Victory over San Diego More Emotional Than Artistic, Dungy Says
INDIANAPOLIS – Tony Dungy didn't like everything he saw.
Dungy, the Colts' seventh-year head coach, said when reviewing the tape from a crucial, dramatic victory in San Diego Sunday night, there were a few things – many of them attributed to the Chargers – about which to be concerned.
The defense gave up a few too many big plays.
There were a few too many mistakes.
And at times, the Colts didn't keep their poise as much as he would like.
But Dungy said mattered most wasn't the mistakes, but the bigger picture of what happened on Sunday in Qualcomm Stadium, because what happened was the Colts found a way to win, and to continue a recent winning streak that has significantly solidified the team's playoff positioning.
"It was obviously a big win for us," Dungy said Monday, a day after the Colts beat the San Diego Chargers, 23-20, on a 51-yard field goal by kicker Adam Vinatieri with no time remaining.
The Colts (7-4), who lost back-to-back road games by double digits in late October, are 4-0 in November with victories at home against 7-4 New England (18-15) and 4-7 Houston (33-27) and at 8-3 Pittsburgh and 4-7 San Diego.
The road victories, Dungy said, were particularly significant.
Against the Steelers, the Colts became the first road team in five years to overcome a 10-point deficit to win in Pittsburgh, and against the Chargers, the Colts rallied from a seven-point deficit to win against a team that had won 18 of its previous 20 home games.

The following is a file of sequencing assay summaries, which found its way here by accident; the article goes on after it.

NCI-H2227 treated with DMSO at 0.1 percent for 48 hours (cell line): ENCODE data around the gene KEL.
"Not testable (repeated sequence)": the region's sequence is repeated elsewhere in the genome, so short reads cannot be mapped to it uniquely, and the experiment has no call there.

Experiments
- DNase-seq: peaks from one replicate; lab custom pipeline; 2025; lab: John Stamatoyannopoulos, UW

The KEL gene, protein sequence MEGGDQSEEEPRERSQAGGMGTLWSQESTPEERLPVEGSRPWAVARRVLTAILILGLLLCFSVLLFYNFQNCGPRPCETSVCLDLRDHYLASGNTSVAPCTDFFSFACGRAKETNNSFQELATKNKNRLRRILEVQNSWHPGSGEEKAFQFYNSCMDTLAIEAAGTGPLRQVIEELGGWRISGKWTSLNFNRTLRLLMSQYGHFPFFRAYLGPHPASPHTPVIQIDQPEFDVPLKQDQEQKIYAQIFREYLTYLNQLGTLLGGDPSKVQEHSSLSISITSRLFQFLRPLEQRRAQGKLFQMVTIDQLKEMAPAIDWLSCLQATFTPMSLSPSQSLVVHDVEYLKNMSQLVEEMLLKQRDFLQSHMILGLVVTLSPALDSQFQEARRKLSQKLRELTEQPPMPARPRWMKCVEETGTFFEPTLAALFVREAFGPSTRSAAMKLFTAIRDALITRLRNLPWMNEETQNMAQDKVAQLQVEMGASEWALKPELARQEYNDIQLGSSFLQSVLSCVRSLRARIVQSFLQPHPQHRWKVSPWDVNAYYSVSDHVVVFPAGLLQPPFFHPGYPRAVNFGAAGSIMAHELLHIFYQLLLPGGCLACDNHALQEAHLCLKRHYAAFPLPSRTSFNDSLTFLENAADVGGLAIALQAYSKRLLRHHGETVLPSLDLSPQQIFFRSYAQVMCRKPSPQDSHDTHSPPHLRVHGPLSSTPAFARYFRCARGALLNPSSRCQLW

The Chargers also had won three consecutive games against Indianapolis, including a regular-season and a postseason game last year.
"To go into Pittsburgh and San Diego on the road, and get wins in those places, it's very, very meaningful," Dungy said Monday afternoon during his weekly next-day news conference at the Indiana Farm Bureau Football Center. "Looking at the game, it probably wasn't as artistic as it was emotional. There were some things we could have done better. They put a lot of pressure on you to keep your poise.
"I don't know that we did that great on defense, but we made enough plays, especially in our red zone, to keep them out of the end zone enough to get that win. All in all, it was a good team win and a good win on the road. It sets us up for another road game this week.
"I think our guys are feeling good about how we're playing right now."
The Colts, after trailing 10-3 in the first half, scored a late second-quarter touchdown and the first 10 points of the second half to take a 20-10 lead before San Diego rallied to tie it, 20-20, with 1:30 remaining.
The Colts then drove from their 30 to their 48, where they faced 3rd-and-5 with :41 remaining. At that point, eight-time Pro Bowl quarterback Peyton Manning threw to eight-time Pro Bowl wide receiver Marvin Harrison, who made a leaping reception for what officials initially ruled a 5-yard gain.
After review, officials ruled it a four-yard gain an inch short of the first down, a ruling that set up 4th-and-1 from the Chargers 48 with :26 remaining.
The same officiating crew – a unit led by referee Gene Steratore – had made a similar ruling in the fourth quarter of San Diego's 23-21 victory over the Colts last season, overturning a spot on the field reverse a Colts first down.
"We talked a little bit before the game with those guys about how strange that was, changing a fourth-down play," Dungy said. "This time, I think we all kept our composure a little bit better. The last time, I never anticipated they would change the spot.